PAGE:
Kelsey Copes-Gerbitz: My interests in forestry have always been at the nexus between the natural and human world and the dynamic interplay between the two. For millennia people have adapted to and shaped their natural surroundings, and through my PhD work using dendrochronology (tree-ring science) and community outreach we're beginning to understand this interplay as it relates to wildfire. Without much intention, my professional journey has always focused in forests that are impacted by people, whether they are within the traditional territory of Indigenous peoples, adjacent to large cities, surrounding small urban towns, or simply enjoyed as important green spaces.

My professional journey began in Salem, Oregon, where I studied the history of a research forest that reflected changing human values, from agriculture to silviculture to sustainable forestry. For two years I then worked in conservation management where I began to more fully appreciate the role of wildfire in past, present and future landscapes. After completing my MSc in Manchester, England and working for two years as an environmental consultant, I returned to the Pacific Northwest to pursue my PhD to help communities deal with the risk of wildfire to their livelihoods.

 

Do you have a favourite experience from your career?

 Ian Shears: Partnering with Melbourne University to establish the inaugural Australian School of Urban Forestry that will run in November 2018. Connecting with so many wonderful people through the auspice of urban forestry. Reading the emails that people write to our trees.

Chris Baines: In the 1970s and early 80s I worked with inner city communities on problem housing estates, particularly in London, Belfast and Liverpool.  In 1981 there were very serious urban riots, particularly around a London housing estate where I was working with local kids.  After the riots, when everything was burned and trashed, no-one had touched the sunflowers growing on the Tulse Hill Nature Garden.  Local children had planted them and everyone knew this made them special.

Susan Day: Too many to say. I mainly just love seeing awe-inspiring trees and public spaces in cities.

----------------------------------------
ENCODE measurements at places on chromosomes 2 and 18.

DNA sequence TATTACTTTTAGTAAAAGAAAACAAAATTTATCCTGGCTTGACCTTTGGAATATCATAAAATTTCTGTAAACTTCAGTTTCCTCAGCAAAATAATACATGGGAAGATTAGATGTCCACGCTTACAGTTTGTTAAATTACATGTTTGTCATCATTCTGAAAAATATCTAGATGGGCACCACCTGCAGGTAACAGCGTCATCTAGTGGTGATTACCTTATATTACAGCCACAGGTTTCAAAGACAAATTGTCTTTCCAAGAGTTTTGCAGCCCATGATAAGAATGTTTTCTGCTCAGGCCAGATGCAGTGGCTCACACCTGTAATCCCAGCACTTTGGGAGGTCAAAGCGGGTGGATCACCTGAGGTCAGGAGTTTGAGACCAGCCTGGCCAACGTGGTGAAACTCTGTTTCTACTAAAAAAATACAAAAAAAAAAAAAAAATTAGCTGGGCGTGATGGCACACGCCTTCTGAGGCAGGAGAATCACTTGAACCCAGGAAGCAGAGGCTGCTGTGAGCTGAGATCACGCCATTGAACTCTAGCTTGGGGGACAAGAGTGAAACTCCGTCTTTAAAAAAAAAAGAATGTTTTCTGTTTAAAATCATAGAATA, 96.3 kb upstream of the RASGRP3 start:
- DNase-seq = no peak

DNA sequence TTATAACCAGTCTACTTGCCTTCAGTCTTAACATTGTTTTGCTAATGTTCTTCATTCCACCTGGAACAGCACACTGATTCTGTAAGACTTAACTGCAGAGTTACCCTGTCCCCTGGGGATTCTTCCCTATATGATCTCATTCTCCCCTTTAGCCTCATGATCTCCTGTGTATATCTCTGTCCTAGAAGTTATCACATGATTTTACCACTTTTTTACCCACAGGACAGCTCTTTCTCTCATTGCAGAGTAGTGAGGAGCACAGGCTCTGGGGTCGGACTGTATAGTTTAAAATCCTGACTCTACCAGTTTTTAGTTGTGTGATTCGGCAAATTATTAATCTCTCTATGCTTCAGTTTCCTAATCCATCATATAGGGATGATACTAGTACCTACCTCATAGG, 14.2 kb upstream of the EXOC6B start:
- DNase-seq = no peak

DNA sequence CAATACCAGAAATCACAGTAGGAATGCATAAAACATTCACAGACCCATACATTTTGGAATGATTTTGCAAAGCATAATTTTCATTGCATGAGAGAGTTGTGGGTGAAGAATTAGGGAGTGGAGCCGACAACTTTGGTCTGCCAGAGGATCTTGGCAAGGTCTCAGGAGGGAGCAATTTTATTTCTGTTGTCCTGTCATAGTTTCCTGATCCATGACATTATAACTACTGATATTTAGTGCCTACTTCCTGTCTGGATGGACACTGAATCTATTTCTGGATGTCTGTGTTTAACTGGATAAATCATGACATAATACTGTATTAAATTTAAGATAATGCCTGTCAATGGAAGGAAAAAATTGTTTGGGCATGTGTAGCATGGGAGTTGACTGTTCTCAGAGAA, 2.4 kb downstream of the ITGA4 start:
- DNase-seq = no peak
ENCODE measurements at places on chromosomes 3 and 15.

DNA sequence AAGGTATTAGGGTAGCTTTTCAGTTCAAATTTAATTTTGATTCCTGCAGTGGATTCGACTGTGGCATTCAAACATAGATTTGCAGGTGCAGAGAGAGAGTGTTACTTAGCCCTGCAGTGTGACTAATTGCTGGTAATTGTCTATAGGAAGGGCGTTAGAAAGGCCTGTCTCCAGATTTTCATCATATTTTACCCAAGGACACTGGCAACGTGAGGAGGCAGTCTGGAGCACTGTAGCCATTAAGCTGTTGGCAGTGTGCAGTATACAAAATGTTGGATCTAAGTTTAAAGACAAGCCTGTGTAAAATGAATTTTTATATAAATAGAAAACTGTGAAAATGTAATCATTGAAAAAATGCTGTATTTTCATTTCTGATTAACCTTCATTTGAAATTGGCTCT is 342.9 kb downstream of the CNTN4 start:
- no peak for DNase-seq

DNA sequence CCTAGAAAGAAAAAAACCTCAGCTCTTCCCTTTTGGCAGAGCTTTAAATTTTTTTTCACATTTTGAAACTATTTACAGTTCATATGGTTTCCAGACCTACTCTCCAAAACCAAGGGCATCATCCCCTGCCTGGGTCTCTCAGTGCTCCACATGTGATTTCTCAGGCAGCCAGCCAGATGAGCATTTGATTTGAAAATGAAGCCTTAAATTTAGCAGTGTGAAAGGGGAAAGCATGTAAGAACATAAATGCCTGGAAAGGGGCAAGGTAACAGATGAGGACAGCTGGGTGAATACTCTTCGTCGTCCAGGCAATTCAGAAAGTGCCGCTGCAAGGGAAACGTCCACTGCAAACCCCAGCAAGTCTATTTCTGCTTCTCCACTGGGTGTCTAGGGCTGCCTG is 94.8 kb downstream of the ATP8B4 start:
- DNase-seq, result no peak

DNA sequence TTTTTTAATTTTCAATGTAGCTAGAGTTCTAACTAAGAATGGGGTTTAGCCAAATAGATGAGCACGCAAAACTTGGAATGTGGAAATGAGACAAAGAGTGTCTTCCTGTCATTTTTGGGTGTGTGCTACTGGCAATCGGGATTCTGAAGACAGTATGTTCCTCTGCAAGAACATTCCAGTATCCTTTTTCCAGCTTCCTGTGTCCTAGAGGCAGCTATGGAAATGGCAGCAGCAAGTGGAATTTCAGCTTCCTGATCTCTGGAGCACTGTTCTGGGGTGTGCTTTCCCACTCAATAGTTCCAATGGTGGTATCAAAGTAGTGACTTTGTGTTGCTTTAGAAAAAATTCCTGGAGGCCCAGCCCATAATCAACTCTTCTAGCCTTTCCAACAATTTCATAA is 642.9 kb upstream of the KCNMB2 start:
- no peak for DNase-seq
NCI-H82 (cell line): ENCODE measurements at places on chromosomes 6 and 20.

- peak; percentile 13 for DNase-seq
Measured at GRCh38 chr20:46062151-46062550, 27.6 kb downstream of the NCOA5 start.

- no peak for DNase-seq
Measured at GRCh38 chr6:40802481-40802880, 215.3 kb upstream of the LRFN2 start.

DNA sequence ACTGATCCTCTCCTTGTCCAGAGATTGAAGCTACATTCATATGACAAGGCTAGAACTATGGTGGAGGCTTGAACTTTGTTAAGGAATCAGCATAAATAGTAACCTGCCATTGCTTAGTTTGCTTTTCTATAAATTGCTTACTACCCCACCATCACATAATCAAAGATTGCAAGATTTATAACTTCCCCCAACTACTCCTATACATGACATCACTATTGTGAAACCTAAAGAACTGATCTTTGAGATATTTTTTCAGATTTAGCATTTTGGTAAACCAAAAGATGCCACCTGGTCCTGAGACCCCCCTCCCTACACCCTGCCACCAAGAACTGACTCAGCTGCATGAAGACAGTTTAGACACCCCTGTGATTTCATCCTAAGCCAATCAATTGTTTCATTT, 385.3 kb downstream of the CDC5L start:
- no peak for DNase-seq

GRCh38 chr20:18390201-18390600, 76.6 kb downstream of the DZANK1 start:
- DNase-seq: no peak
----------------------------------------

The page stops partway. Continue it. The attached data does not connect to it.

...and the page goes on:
Kelsey Copes-Gerbitz: Every step of my journey has provided me an opportunity to learn, grow, and give back to the communities I have worked with, which has certainly been the most rewarding part of my career thus far.

 

 What is the biggest misconception when it comes to urban forestry?

Ian Shears: It’s not just about the trees, it is about the soils, the water, all flora and fauna, and perhaps most importantly it is about the people who live in the urban forest realm.

Chris Baines: The urban forest is so much more than the trees in a city’s public spaces.  It gains as much from the flower borders in domestic gardens and the wild lands of post-industrial dereliction as it does from the high canopy mature tree cover.  It is the rich mosaic of different land ownerships, land management styles and physical variety in an urban landscape that creates the added value.

Susan Day: That urban forestry is just planting trees. In fact, urban forestry is a field that knits together ecology, management, and society and has countless specializations. There is always more to learn.

Kelsey Copes-Gerbitz: From my perspective, many people consider the urban forest boundary to stop at the edge of city limits. However, wildfire doesn't pay attention to these human-created boundaries and the wildland-urban interface can be a critical conduit or hindrance for wildfire to impact communities directly. It is imperative that we expand the boundary of the urban forest to include these wildland-urban interface areas if we are to protect communities from wildfire risk in the future.

 

 

Check all speakers lineup for IUFC 2018 and the detailed program here.

 

Go back to IUFC 2018 blog